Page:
Food festival provides fresh produce to Quincy

An image of tomatoes at the 9th annual Locally Grown Food Fest.

We all know it's important to eat healthy, but sometimes finding that healthy food is a bit of a chore.

That's not the case when that food is right out your back door.

Local farmers dropped by downtown Quincy to share their recently picked produce at the 9th annual Locally Grown Food Fest.

James Whelan works hard to ensure his customers receive the best product.

"They come to buy the produce and they know it's locally grown. They know it's good. So they come to buy it from us." Whelan said.

Whelan hand picks each vegetable on his family's farm in Ursa, Illinois.

"They don't want to go to the store and buy stuff that might be rotten, Whelan said.

He brought his latest batch of produce to sell at this farmer's market.

"There's a lot of people I know that come and they come. They're regulars," Whelan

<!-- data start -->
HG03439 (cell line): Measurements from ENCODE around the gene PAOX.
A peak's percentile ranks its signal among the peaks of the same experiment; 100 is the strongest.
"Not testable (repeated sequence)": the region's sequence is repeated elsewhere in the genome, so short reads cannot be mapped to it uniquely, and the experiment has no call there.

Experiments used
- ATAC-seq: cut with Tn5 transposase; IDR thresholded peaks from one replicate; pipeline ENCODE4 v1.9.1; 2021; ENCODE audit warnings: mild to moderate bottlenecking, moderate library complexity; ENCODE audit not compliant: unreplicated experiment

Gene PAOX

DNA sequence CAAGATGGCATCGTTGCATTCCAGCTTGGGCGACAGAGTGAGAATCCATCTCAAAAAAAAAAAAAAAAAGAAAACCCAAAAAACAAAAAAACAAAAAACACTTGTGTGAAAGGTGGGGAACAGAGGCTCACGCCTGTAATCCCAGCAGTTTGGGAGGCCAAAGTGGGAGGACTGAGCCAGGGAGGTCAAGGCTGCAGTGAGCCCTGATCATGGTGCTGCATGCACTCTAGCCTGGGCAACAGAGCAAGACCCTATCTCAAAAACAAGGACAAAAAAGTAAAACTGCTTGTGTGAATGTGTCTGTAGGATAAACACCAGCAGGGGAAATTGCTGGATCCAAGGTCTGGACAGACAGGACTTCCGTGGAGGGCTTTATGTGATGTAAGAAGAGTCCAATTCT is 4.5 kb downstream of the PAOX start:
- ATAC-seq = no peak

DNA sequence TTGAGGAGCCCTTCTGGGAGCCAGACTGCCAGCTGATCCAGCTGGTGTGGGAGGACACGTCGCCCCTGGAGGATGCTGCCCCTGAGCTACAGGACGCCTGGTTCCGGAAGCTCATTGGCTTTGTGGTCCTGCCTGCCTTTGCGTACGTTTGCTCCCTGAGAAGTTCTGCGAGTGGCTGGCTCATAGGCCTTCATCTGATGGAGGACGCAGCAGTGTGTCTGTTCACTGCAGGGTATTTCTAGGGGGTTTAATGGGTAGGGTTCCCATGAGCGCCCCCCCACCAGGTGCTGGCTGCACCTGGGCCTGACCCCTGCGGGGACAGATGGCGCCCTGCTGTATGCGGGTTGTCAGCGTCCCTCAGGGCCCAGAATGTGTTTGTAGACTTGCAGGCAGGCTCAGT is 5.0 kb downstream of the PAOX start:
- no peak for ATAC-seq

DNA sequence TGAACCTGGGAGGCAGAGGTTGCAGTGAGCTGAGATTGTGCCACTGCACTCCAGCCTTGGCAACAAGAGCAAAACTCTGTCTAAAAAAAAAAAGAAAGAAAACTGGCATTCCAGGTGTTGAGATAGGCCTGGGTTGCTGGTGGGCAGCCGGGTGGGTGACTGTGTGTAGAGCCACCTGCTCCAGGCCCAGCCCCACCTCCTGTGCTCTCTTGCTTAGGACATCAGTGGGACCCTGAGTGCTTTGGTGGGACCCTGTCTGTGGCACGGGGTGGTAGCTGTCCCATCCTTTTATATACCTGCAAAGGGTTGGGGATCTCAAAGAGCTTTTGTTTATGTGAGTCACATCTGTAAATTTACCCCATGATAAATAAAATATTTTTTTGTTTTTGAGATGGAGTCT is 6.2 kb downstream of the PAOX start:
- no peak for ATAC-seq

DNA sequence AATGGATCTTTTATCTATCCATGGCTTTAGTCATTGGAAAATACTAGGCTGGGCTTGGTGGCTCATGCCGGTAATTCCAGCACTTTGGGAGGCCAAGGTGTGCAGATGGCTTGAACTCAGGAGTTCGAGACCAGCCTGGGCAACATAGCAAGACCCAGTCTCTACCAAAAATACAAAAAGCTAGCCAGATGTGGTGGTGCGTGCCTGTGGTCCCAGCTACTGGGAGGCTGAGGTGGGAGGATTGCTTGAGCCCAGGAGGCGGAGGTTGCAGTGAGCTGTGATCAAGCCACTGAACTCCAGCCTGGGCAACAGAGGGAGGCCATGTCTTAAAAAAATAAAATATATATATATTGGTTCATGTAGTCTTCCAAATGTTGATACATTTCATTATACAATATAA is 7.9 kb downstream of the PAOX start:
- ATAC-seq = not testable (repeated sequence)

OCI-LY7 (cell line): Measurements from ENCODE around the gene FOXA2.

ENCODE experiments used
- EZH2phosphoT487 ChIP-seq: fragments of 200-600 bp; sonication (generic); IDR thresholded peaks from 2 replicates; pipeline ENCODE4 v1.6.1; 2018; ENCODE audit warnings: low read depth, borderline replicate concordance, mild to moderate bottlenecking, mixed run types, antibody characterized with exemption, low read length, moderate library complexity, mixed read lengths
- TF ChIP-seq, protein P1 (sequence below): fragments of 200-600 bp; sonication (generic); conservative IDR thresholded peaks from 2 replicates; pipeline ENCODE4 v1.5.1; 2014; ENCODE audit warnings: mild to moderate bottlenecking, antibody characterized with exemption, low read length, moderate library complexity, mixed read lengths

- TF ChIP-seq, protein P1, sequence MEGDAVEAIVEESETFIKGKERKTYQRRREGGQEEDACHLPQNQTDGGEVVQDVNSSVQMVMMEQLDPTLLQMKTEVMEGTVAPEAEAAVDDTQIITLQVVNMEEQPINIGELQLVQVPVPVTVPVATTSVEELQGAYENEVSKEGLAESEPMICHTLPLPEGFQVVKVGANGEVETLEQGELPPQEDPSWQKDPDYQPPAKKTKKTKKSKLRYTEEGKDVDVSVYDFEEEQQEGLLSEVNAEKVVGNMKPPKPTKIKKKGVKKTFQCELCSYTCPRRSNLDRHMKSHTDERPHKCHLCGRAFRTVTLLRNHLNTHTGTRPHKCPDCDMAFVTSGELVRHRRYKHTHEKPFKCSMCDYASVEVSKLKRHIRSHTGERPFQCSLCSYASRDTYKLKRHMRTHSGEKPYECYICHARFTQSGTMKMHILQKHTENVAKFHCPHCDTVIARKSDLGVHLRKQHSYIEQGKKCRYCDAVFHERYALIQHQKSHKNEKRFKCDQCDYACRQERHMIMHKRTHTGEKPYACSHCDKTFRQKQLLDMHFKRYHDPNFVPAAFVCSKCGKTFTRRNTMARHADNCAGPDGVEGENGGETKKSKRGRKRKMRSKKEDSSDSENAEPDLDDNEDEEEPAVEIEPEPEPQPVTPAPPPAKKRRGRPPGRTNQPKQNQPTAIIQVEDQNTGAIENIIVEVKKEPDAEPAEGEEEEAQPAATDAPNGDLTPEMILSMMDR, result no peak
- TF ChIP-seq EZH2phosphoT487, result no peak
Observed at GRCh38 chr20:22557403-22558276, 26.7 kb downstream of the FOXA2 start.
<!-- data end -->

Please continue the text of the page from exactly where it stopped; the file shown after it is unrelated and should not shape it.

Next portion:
Whelan is joined by farmers living in a sixty mile radius outside of Quincy.

"This is one of our bigger markets. We'll get close to 30, 35 vendors," Historic Quincy Business District Executive Director Travis Brown said.

Each vendor offers a wide selection of veggies to purchase.

"Sweet corn is big. Lots of tomatoes, cucumbers, zucchini, peppers are starting to come into season," Brown said.

This market even offers local chefs an opportunity to test their cooking skills.

"We had two different teams this year compete in our chef competition," Travis Brown said.

"The idea of the competition is just to take what's already here. This great produce and make a really great meal out of it. We had 45 minutes to shop, prep and cook." Laura Sievert, a competitor, said.

Sievert won this competition using a creative blend of ingredients.

"I did a sandwich. It was kind of a play on a caprese with a peach, with grilled peaches in it. I did a sweet corn smoked chowder and I did zucchini straws," Sievert said.

Whelan made big bucks at Saturday's market.

He will be back next year to sell another fresh harvest of produce.

His goal is to make sure customers still can find naturally homegrown vegetables.

"I been doing since when my grandpa...with my grandpa and my mom. So ever since I was about eight. So about 13 years, Whelan said.

This is the second year in Laura Sievert won this competition.